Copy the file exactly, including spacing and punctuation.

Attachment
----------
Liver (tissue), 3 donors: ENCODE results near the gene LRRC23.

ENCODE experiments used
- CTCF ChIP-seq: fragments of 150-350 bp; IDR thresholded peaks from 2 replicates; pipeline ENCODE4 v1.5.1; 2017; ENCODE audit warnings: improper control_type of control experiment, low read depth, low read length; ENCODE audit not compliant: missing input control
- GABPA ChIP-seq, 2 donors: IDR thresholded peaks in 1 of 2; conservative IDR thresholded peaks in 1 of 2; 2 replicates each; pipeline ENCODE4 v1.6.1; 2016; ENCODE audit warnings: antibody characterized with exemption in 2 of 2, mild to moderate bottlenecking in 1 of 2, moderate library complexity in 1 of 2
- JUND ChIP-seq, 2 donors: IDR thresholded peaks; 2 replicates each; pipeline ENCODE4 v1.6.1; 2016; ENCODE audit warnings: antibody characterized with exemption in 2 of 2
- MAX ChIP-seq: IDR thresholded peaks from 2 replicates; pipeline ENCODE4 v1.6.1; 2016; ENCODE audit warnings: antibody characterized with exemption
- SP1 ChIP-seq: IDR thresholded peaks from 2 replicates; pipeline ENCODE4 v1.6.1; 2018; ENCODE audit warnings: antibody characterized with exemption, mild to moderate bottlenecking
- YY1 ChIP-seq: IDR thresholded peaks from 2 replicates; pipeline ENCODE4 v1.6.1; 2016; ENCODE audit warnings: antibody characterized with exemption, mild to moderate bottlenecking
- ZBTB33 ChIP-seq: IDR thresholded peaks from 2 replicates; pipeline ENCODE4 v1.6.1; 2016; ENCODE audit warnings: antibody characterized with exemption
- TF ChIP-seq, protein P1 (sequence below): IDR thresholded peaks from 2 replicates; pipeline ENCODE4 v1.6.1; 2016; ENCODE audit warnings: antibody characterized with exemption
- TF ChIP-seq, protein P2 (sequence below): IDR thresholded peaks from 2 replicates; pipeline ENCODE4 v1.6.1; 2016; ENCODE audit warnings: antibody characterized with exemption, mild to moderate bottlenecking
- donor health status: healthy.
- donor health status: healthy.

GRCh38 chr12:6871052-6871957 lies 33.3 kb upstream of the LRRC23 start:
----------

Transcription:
Liver (tissue), 3 donors: ENCODE results near the gene LRRC23.

ENCODE experiments used
- CTCF ChIP-seq: fragments of 150-350 bp; IDR thresholded peaks from 2 replicates; pipeline ENCODE4 v1.5.1; 2017; ENCODE audit warnings: improper control_type of control experiment, low read depth, low read length; ENCODE audit not compliant: missing input control
- GABPA ChIP-seq, 2 donors: IDR thresholded peaks in 1 of 2; conservative IDR thresholded peaks in 1 of 2; 2 replicates each; pipeline ENCODE4 v1.6.1; 2016; ENCODE audit warnings: antibody characterized with exemption in 2 of 2, mild to moderate bottlenecking in 1 of 2, moderate library complexity in 1 of 2
- JUND ChIP-seq, 2 donors: IDR thresholded peaks; 2 replicates each; pipeline ENCODE4 v1.6.1; 2016; ENCODE audit warnings: antibody characterized with exemption in 2 of 2
- MAX ChIP-seq: IDR thresholded peaks from 2 replicates; pipeline ENCODE4 v1.6.1; 2016; ENCODE audit warnings: antibody characterized with exemption
- SP1 ChIP-seq: IDR thresholded peaks from 2 replicates; pipeline ENCODE4 v1.6.1; 2018; ENCODE audit warnings: antibody characterized with exemption, mild to moderate bottlenecking
- YY1 ChIP-seq: IDR thresholded peaks from 2 replicates; pipeline ENCODE4 v1.6.1; 2016; ENCODE audit warnings: antibody characterized with exemption, mild to moderate bottlenecking
- ZBTB33 ChIP-seq: IDR thresholded peaks from 2 replicates; pipeline ENCODE4 v1.6.1; 2016; ENCODE audit warnings: antibody characterized with exemption
- TF ChIP-seq, protein P1 (sequence below): IDR thresholded peaks from 2 replicates; pipeline ENCODE4 v1.6.1; 2016; ENCODE audit warnings: antibody characterized with exemption
- TF ChIP-seq, protein P2 (sequence below): IDR thresholded peaks from 2 replicates; pipeline ENCODE4 v1.6.1; 2016; ENCODE audit warnings: antibody characterized with exemption, mild to moderate bottlenecking
- donor health status: healthy.
- donor health status: healthy.

GRCh38 chr12:6871052-6871957 lies 33.3 kb upstream of the LRRC23 start: